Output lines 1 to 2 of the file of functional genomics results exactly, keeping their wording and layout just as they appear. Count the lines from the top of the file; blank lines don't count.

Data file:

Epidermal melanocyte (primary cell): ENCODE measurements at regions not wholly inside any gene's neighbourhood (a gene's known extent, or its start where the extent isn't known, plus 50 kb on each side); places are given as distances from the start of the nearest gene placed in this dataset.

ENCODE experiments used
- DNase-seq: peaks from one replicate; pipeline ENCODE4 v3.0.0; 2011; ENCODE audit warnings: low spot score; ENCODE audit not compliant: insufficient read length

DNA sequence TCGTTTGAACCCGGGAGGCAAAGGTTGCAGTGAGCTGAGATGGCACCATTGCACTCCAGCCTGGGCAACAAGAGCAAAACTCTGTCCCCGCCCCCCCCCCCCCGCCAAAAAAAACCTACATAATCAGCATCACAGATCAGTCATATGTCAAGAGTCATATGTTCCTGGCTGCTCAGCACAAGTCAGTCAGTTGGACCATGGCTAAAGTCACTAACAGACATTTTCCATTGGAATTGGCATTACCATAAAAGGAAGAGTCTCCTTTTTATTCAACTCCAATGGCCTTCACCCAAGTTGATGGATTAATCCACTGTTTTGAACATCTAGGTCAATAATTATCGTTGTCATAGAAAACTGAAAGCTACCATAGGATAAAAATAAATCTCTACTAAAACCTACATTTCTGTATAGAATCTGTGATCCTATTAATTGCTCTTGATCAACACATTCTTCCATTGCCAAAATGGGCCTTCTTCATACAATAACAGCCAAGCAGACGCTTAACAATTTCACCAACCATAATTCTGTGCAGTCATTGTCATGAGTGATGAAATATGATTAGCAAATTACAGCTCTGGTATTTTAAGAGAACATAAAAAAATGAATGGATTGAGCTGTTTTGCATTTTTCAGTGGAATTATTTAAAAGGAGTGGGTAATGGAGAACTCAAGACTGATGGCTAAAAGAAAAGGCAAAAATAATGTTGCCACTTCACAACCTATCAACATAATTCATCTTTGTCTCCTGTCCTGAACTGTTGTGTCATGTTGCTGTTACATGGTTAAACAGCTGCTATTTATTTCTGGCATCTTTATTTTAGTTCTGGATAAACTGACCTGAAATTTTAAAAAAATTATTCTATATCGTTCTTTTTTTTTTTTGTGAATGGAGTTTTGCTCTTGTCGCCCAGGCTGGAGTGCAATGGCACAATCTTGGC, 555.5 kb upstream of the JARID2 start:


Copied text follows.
Epidermal melanocyte (primary cell): ENCODE measurements at regions not wholly inside any gene's neighbourhood (a gene's known extent, or its start where the extent isn't known, plus 50 kb on each side); places are given as distances from the start of the nearest gene placed in this dataset.

ENCODE experiments used